▪ Patients with complaints of instability and a single-bundle or “partial” tear may benefit from single-bundle augmentation, or double-bundle reconstruction in the event the remaining bundle is incompetent.
Arthroscopic view of two tunnels in the femur
Anatomic double bundle reconstruction of the anterior cruciate ligament.
AUMGMENTATION ACL SURGERY
In rare instances, partial ligamentous disruption of one anterior cruciate ligament bundle may occur. This can occur for rupture of the native ACL, as well as after previous double-bundle ACL reconstruction.
There is multiple benefits of augmentation surgery over removal of the whole ACL and performing a complete primary reconstruction. Leaving the intact bundle preserves the proprioceptive qualities of the native ACL. Single – bundle augmentation is less invasive due to the need for fewer bone tunnels and hardware.
Anatomic view of ACL ligament. AM=anteromedial bundle, PL= posterolateral bundle
Arthroscopic view of double bundle ACL ligament.
a. anterior cruciate ligament.
b. AM bundle rupture. PL bundle is intact.
c. PL bundle rupture. AM bunle is intact.
Anteromedial bundle (AM) bundle intact. The posterolateral bundle (PL) is torn.
Posterolateral bundle graft only. The anteromedial bundle is preserved.
Anteromedial bundle rupture.
The posterolateral bundle is intact.
Anteromedial bundle graft.
ANTERIOR CRUCIATE LIGAMENT RUPTURE IN THE SKELETALLY IMMATURE PATIENTS
Intrasubstance anterior cruciate ligament (ACL) injuries in children and adolescents are being seen with increased frequency and have received increased attention. ACL injury has been reported in 10% to 65% of pediatric knees with acute traumatic hemarthroses in series ranging from 35 to 138 patients. Management of these injuries is controversial.
Nonoperative management of complete tears in skeletally immature patients generally has a poor prognosis, with recurrent instability leading to further meniscal and chondral injury, which has implications in terms of development of degenerative joint disease. A variety of reconstructive techniques have been utilized, including physeal-sparing, partial transphyseal, and transphyseal methods using various grafts.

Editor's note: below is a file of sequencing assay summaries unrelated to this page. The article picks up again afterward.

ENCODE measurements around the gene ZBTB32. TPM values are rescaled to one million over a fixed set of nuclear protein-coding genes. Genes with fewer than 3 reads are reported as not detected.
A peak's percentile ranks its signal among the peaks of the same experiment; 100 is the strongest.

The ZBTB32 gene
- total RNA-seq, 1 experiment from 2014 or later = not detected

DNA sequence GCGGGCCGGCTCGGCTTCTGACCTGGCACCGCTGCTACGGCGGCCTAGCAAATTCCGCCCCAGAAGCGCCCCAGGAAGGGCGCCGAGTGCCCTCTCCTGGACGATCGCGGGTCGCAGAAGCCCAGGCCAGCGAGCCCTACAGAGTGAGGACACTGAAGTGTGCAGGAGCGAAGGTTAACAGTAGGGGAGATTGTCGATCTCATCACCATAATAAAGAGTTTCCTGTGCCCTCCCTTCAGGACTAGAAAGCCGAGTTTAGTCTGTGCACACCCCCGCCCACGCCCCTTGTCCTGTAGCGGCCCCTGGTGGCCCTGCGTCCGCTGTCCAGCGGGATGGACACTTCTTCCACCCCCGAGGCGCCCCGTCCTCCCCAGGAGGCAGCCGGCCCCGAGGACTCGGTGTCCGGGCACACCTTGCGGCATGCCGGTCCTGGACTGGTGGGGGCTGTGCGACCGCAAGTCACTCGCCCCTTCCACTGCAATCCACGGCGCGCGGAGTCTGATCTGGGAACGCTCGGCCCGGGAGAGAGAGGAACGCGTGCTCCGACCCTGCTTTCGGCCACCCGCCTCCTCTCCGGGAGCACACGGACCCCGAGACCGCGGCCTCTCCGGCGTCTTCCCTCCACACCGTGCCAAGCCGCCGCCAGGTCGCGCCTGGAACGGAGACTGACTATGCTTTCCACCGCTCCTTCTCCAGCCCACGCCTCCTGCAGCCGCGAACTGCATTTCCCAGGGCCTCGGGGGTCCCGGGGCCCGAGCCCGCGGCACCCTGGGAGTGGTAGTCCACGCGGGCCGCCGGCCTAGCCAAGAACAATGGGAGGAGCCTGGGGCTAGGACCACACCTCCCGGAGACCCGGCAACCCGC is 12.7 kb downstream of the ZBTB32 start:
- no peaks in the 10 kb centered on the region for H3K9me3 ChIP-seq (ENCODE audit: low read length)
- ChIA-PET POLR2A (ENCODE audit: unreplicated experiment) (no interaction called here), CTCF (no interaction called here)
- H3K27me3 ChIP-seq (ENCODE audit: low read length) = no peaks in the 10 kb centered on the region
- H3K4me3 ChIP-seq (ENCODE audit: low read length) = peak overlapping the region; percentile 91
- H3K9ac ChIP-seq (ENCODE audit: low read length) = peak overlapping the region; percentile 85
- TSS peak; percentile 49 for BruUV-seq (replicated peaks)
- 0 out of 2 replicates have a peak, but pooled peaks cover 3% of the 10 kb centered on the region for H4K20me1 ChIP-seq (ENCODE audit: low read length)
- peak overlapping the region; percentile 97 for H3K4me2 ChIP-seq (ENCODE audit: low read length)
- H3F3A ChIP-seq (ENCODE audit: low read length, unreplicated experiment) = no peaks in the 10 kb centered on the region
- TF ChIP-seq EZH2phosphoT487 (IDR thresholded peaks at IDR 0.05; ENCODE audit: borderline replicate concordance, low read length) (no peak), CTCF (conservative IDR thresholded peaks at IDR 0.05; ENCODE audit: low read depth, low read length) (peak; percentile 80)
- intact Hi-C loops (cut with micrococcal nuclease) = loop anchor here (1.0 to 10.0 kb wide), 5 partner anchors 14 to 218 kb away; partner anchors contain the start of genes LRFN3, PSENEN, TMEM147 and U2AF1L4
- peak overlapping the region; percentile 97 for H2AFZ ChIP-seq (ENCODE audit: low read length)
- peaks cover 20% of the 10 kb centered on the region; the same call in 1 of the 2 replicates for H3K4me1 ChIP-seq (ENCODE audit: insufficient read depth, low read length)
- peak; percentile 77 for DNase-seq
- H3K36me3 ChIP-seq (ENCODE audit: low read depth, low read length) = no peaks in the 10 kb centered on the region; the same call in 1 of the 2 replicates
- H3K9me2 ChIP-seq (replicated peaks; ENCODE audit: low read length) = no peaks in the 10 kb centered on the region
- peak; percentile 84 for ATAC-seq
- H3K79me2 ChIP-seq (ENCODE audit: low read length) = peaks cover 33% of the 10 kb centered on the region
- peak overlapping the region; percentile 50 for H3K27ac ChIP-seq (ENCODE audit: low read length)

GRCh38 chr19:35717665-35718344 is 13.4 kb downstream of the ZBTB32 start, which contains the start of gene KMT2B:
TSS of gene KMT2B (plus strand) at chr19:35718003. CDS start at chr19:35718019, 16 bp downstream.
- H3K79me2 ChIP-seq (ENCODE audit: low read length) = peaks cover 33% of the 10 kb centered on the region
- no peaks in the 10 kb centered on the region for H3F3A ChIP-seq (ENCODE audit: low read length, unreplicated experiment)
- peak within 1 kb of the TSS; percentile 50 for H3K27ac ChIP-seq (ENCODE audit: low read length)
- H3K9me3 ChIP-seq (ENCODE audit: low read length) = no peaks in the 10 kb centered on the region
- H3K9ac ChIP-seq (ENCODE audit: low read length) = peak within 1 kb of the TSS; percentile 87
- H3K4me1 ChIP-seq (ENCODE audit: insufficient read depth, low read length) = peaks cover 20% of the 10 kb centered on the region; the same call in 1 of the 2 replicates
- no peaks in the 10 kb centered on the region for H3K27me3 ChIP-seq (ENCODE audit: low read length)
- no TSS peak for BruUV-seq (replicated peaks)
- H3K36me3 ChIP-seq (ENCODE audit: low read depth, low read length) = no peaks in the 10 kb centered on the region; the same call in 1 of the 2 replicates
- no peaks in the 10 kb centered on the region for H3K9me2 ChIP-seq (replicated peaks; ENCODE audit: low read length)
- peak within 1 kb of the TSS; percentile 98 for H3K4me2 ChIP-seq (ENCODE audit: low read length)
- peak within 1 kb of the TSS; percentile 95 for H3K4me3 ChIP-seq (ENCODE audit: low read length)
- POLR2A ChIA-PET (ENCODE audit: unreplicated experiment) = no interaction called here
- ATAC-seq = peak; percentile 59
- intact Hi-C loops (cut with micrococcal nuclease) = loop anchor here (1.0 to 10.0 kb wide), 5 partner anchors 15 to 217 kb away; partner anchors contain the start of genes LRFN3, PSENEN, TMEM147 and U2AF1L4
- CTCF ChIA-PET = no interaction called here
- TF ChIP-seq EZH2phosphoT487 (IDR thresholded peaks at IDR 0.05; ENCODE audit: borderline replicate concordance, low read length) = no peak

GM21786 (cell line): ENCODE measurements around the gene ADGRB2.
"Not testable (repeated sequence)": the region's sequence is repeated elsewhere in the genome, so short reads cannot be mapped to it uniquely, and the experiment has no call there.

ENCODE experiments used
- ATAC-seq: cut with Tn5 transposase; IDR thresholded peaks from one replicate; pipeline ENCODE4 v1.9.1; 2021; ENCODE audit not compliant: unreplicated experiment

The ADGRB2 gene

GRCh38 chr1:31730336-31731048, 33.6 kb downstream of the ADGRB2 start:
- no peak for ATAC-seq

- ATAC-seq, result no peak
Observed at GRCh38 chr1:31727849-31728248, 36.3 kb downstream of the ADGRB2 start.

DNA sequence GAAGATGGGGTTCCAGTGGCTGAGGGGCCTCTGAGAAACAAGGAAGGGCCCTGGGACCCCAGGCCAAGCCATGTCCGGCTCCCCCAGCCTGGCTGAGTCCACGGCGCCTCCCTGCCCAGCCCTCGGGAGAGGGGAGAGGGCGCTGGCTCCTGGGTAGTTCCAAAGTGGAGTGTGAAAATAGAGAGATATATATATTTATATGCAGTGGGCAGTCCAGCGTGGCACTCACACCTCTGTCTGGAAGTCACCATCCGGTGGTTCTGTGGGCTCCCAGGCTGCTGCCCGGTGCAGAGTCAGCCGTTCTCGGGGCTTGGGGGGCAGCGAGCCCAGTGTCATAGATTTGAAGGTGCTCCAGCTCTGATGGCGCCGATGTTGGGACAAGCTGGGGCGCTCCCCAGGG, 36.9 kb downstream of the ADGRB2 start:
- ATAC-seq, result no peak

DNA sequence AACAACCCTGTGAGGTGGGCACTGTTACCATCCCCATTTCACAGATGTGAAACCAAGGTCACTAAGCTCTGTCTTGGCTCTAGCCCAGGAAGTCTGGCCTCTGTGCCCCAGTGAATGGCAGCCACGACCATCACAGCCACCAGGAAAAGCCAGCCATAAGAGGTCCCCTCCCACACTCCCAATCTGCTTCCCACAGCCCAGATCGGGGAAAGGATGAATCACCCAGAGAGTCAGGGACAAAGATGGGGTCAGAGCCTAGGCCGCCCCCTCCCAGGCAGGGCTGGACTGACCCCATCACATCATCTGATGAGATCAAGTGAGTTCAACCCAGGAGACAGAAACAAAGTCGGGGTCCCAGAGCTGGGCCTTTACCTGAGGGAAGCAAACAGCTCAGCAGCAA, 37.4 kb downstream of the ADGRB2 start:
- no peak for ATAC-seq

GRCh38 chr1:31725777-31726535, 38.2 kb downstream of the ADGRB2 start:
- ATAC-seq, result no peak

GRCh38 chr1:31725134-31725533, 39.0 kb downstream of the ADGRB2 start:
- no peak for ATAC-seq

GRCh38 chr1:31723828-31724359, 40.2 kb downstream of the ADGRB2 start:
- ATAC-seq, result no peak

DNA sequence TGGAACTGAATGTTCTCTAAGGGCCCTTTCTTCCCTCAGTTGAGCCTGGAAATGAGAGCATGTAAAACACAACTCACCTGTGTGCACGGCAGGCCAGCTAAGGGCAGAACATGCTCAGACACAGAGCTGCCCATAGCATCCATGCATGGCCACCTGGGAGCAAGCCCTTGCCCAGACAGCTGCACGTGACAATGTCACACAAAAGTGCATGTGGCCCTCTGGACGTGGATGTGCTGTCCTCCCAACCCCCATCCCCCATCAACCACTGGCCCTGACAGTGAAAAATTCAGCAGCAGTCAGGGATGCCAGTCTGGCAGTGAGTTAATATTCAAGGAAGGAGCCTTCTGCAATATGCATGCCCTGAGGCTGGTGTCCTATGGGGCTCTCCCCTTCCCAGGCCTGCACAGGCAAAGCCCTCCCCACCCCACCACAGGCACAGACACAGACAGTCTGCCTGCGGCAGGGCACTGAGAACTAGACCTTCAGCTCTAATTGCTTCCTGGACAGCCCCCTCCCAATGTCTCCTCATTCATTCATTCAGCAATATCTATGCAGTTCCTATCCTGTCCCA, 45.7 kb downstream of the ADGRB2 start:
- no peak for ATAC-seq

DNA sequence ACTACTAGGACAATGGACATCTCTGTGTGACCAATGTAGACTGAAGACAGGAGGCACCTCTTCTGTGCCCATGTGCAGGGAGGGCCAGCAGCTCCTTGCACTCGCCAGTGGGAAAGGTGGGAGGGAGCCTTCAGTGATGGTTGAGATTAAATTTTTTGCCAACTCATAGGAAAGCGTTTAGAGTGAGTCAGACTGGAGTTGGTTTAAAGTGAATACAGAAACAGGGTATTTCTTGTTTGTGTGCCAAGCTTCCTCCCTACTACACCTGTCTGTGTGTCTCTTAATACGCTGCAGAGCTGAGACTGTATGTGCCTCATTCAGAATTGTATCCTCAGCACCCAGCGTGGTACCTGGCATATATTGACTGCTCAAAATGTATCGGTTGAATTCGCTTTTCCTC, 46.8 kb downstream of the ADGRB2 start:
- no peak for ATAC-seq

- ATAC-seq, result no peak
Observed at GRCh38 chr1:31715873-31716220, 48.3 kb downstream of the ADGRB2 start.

All skeletally immature patients are not the same. Some have a tremendous amount of growth remaining, while others are essentially done growing.
The vast majority of ACL injuries in skeletally immature patients occurs in adolescents. Management of these injuries in preadolescent children is particularly vexing, given the poor prognosis with nonoperative management, the substantial growth remaining, and the consequences of potential growth disturbance.
In the prepubescent patient with a complete ACL tear without concurrent chondral or repairable meniscal injury, nonreconstructive treatment with a program of rehabilitation, functional bracing, and return to non-high-risk activities is attempted first. Although the results of nonreconstructive treatment are generally poor, with subsequent functional instability and risk of injury to meniscal and articular cartilage, surgical reconstruction poses the additional risk of growth disturbance.
Furthermore, some patients are able to cope with their ACL insufficiency or modify their activities, allowing for further growth and aging such that an adolescent-type reconstruction can later be performed with transphyseal hamstring tendons in a more anatomic manner.
For adolescent patients with growth remaining who have a complete ACL tear, initial nonreconstructive treatment is not advised, because the risk of functional instability with injury to the meniscal and articular cartilage is high the risk and consequences of growth disturbance from ACL reconstruction are less.
For older adolescent patients who are approaching skeletal maturity and who have a complete ACL tear, conventional adult ACL reconstruction is performed with interference screw fixation, using either autogenous central third patellar tendon or autogenous hamstrings.
Anterior Cruciate ligament reconstruction with autograft in girl 13years old.